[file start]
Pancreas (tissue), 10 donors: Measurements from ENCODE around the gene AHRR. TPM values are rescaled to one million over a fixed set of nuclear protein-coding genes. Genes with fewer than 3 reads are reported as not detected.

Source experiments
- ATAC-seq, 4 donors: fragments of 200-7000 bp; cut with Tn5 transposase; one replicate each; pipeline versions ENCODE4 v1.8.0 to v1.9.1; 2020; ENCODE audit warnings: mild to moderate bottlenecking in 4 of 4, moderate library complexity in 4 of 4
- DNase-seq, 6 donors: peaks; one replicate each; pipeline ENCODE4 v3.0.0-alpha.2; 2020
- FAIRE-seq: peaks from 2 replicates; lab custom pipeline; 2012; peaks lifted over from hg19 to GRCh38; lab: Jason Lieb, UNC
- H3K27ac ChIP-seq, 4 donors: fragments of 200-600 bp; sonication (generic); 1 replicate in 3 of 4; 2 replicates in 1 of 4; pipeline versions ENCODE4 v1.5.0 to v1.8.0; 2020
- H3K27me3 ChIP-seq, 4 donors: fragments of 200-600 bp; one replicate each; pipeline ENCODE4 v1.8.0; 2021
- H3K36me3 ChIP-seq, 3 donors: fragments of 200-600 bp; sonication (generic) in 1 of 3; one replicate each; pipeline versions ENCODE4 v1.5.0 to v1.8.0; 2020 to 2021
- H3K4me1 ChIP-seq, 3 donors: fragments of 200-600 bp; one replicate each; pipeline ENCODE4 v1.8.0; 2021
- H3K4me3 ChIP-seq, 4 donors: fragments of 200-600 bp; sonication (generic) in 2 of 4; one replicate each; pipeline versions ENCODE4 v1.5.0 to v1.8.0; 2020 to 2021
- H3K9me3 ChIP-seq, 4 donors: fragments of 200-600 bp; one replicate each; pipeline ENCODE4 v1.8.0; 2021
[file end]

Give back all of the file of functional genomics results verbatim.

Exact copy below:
Pancreas (tissue), 10 donors: Measurements from ENCODE around the gene AHRR. TPM values are rescaled to one million over a fixed set of nuclear protein-coding genes. Genes with fewer than 3 reads are reported as not detected.

Source experiments
- ATAC-seq, 4 donors: fragments of 200-7000 bp; cut with Tn5 transposase; one replicate each; pipeline versions ENCODE4 v1.8.0 to v1.9.1; 2020; ENCODE audit warnings: mild to moderate bottlenecking in 4 of 4, moderate library complexity in 4 of 4
- DNase-seq, 6 donors: peaks; one replicate each; pipeline ENCODE4 v3.0.0-alpha.2; 2020
- FAIRE-seq: peaks from 2 replicates; lab custom pipeline; 2012; peaks lifted over from hg19 to GRCh38; lab: Jason Lieb, UNC
- H3K27ac ChIP-seq, 4 donors: fragments of 200-600 bp; sonication (generic); 1 replicate in 3 of 4; 2 replicates in 1 of 4; pipeline versions ENCODE4 v1.5.0 to v1.8.0; 2020
- H3K27me3 ChIP-seq, 4 donors: fragments of 200-600 bp; one replicate each; pipeline ENCODE4 v1.8.0; 2021
- H3K36me3 ChIP-seq, 3 donors: fragments of 200-600 bp; sonication (generic) in 1 of 3; one replicate each; pipeline versions ENCODE4 v1.5.0 to v1.8.0; 2020 to 2021
- H3K4me1 ChIP-seq, 3 donors: fragments of 200-600 bp; one replicate each; pipeline ENCODE4 v1.8.0; 2021
- H3K4me3 ChIP-seq, 4 donors: fragments of 200-600 bp; sonication (generic) in 2 of 4; one replicate each; pipeline versions ENCODE4 v1.5.0 to v1.8.0; 2020 to 2021
- H3K9me3 ChIP-seq, 4 donors: fragments of 200-600 bp; one replicate each; pipeline ENCODE4 v1.8.0; 2021